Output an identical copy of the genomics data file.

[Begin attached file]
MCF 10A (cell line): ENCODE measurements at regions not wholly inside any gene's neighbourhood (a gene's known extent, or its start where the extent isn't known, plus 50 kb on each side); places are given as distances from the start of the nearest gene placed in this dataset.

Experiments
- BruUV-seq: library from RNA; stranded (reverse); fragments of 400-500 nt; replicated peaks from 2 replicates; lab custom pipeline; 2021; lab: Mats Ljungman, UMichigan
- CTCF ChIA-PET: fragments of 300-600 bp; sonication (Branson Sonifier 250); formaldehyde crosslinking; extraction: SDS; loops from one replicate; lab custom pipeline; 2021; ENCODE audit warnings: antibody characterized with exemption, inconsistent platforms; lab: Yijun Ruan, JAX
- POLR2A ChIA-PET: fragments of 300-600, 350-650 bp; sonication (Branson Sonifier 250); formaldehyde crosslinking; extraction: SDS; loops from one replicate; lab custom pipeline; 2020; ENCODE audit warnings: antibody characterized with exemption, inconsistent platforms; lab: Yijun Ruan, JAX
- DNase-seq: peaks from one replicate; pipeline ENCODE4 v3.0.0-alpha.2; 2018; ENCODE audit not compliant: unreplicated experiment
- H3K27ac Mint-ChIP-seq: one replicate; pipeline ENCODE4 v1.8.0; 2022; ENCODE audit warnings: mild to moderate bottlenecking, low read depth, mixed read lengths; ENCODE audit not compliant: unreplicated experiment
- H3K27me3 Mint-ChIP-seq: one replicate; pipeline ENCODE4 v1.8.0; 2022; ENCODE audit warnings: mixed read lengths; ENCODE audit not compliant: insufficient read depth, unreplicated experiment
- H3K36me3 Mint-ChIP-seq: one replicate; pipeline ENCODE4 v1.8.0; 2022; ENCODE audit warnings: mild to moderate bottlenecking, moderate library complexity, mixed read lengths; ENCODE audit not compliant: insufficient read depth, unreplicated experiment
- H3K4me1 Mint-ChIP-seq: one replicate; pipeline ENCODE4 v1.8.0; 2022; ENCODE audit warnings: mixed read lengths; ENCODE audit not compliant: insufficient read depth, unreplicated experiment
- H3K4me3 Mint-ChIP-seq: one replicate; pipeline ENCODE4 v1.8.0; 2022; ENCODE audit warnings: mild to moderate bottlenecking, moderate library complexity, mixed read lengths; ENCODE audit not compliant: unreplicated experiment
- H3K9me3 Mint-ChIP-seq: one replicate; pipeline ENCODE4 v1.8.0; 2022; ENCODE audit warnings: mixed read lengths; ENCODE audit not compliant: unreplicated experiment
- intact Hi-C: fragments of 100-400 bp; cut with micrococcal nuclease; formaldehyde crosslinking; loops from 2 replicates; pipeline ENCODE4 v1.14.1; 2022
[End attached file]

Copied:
MCF 10A (cell line): ENCODE measurements at regions not wholly inside any gene's neighbourhood (a gene's known extent, or its start where the extent isn't known, plus 50 kb on each side); places are given as distances from the start of the nearest gene placed in this dataset.

Experiments
- BruUV-seq: library from RNA; stranded (reverse); fragments of 400-500 nt; replicated peaks from 2 replicates; lab custom pipeline; 2021; lab: Mats Ljungman, UMichigan
- CTCF ChIA-PET: fragments of 300-600 bp; sonication (Branson Sonifier 250); formaldehyde crosslinking; extraction: SDS; loops from one replicate; lab custom pipeline; 2021; ENCODE audit warnings: antibody characterized with exemption, inconsistent platforms; lab: Yijun Ruan, JAX
- POLR2A ChIA-PET: fragments of 300-600, 350-650 bp; sonication (Branson Sonifier 250); formaldehyde crosslinking; extraction: SDS; loops from one replicate; lab custom pipeline; 2020; ENCODE audit warnings: antibody characterized with exemption, inconsistent platforms; lab: Yijun Ruan, JAX
- DNase-seq: peaks from one replicate; pipeline ENCODE4 v3.0.0-alpha.2; 2018; ENCODE audit not compliant: unreplicated experiment
- H3K27ac Mint-ChIP-seq: one replicate; pipeline ENCODE4 v1.8.0; 2022; ENCODE audit warnings: mild to moderate bottlenecking, low read depth, mixed read lengths; ENCODE audit not compliant: unreplicated experiment
- H3K27me3 Mint-ChIP-seq: one replicate; pipeline ENCODE4 v1.8.0; 2022; ENCODE audit warnings: mixed read lengths; ENCODE audit not compliant: insufficient read depth, unreplicated experiment
- H3K36me3 Mint-ChIP-seq: one replicate; pipeline ENCODE4 v1.8.0; 2022; ENCODE audit warnings: mild to moderate bottlenecking, moderate library complexity, mixed read lengths; ENCODE audit not compliant: insufficient read depth, unreplicated experiment
- H3K4me1 Mint-ChIP-seq: one replicate; pipeline ENCODE4 v1.8.0; 2022; ENCODE audit warnings: mixed read lengths; ENCODE audit not compliant: insufficient read depth, unreplicated experiment
- H3K4me3 Mint-ChIP-seq: one replicate; pipeline ENCODE4 v1.8.0; 2022; ENCODE audit warnings: mild to moderate bottlenecking, moderate library complexity, mixed read lengths; ENCODE audit not compliant: unreplicated experiment
- H3K9me3 Mint-ChIP-seq: one replicate; pipeline ENCODE4 v1.8.0; 2022; ENCODE audit warnings: mixed read lengths; ENCODE audit not compliant: unreplicated experiment
- intact Hi-C: fragments of 100-400 bp; cut with micrococcal nuclease; formaldehyde crosslinking; loops from 2 replicates; pipeline ENCODE4 v1.14.1; 2022